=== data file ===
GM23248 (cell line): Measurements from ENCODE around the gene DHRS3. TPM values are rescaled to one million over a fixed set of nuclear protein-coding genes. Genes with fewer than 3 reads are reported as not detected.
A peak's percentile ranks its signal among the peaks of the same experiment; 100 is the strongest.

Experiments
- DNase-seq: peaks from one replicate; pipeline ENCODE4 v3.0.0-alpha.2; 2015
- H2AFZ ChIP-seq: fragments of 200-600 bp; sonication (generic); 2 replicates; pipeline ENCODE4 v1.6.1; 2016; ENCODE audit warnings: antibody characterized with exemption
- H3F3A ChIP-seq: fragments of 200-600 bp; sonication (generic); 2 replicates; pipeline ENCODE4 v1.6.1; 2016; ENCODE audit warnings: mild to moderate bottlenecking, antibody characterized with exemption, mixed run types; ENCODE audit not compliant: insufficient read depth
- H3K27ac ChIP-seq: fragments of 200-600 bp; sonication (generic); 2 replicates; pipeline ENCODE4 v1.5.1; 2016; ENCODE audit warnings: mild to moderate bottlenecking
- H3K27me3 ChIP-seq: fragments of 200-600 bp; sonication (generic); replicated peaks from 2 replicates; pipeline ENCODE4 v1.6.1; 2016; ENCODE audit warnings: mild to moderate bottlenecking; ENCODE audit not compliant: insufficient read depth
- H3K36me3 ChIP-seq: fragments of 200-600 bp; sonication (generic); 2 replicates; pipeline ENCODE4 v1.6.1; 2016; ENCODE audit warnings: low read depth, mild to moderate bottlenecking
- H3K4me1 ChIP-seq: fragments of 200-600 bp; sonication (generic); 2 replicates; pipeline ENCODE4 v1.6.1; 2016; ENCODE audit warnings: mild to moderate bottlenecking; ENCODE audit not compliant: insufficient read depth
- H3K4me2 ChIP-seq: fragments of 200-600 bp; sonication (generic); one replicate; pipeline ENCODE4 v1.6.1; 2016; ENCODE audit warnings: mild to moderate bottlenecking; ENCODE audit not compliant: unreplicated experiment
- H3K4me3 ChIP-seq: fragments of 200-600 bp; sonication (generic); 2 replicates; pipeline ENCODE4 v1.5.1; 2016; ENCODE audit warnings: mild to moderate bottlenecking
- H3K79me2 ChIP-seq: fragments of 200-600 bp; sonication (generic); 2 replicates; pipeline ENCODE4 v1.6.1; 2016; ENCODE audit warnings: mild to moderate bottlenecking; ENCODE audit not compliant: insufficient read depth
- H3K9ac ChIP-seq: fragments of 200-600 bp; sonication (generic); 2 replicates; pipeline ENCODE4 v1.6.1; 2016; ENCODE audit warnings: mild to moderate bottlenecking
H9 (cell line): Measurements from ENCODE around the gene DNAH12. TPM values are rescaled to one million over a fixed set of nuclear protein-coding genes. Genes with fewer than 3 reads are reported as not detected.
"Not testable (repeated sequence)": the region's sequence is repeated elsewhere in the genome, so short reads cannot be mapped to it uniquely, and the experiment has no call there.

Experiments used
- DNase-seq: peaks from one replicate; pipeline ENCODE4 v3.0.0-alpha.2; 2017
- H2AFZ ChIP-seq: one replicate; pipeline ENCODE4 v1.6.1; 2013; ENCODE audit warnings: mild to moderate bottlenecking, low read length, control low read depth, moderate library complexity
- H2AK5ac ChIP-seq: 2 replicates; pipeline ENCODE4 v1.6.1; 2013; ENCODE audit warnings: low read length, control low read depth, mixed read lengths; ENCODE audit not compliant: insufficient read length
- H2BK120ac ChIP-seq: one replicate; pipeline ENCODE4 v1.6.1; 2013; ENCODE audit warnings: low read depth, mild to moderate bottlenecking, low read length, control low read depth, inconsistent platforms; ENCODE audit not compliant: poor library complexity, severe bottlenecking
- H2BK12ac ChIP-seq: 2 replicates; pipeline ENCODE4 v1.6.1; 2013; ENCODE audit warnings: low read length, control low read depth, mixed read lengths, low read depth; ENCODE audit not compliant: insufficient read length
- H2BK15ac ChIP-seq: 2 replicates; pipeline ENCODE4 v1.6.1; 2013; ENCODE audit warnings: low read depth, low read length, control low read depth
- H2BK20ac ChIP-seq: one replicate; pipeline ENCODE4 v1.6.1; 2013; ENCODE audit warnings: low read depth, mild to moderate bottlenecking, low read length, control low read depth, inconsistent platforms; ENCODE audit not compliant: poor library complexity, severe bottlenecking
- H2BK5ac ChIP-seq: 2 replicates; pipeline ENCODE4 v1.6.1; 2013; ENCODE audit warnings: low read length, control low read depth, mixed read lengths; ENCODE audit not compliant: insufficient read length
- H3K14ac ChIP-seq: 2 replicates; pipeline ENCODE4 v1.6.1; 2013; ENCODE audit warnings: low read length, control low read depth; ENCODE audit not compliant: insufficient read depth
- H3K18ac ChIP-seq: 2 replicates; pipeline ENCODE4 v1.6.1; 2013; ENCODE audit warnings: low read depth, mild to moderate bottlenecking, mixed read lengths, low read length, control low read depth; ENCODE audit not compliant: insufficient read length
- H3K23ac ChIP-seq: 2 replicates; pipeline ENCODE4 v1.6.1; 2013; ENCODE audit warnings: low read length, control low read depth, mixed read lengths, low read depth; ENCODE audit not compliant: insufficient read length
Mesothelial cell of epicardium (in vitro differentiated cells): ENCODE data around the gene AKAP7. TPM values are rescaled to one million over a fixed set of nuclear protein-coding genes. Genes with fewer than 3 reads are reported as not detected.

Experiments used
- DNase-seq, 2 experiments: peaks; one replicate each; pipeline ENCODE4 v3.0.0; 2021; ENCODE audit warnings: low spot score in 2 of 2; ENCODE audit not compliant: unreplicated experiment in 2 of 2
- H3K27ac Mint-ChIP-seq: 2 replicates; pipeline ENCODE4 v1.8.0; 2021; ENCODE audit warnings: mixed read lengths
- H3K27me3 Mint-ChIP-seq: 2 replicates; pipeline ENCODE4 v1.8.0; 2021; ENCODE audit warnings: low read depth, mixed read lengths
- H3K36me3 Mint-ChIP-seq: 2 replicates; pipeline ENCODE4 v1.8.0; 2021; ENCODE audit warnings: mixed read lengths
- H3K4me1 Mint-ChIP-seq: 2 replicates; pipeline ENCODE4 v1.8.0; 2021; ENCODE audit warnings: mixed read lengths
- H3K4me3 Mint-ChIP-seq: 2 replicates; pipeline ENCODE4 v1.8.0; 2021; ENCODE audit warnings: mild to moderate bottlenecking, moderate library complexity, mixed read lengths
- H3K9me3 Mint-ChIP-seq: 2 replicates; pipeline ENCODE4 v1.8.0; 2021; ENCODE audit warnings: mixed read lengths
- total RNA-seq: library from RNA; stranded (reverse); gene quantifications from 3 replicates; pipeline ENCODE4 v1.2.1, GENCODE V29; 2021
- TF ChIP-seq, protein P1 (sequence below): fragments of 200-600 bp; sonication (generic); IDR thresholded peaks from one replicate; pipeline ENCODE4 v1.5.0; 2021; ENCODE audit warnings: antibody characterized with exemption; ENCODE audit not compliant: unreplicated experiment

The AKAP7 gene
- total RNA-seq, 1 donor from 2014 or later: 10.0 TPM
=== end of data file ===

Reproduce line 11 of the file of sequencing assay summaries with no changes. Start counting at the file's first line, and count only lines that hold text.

- H3K4me2 ChIP-seq: fragments of 200-600 bp; sonication (generic); one replicate; pipeline ENCODE4 v1.6.1; 2016; ENCODE audit warnings: mild to moderate bottlenecking; ENCODE audit not compliant: unreplicated experiment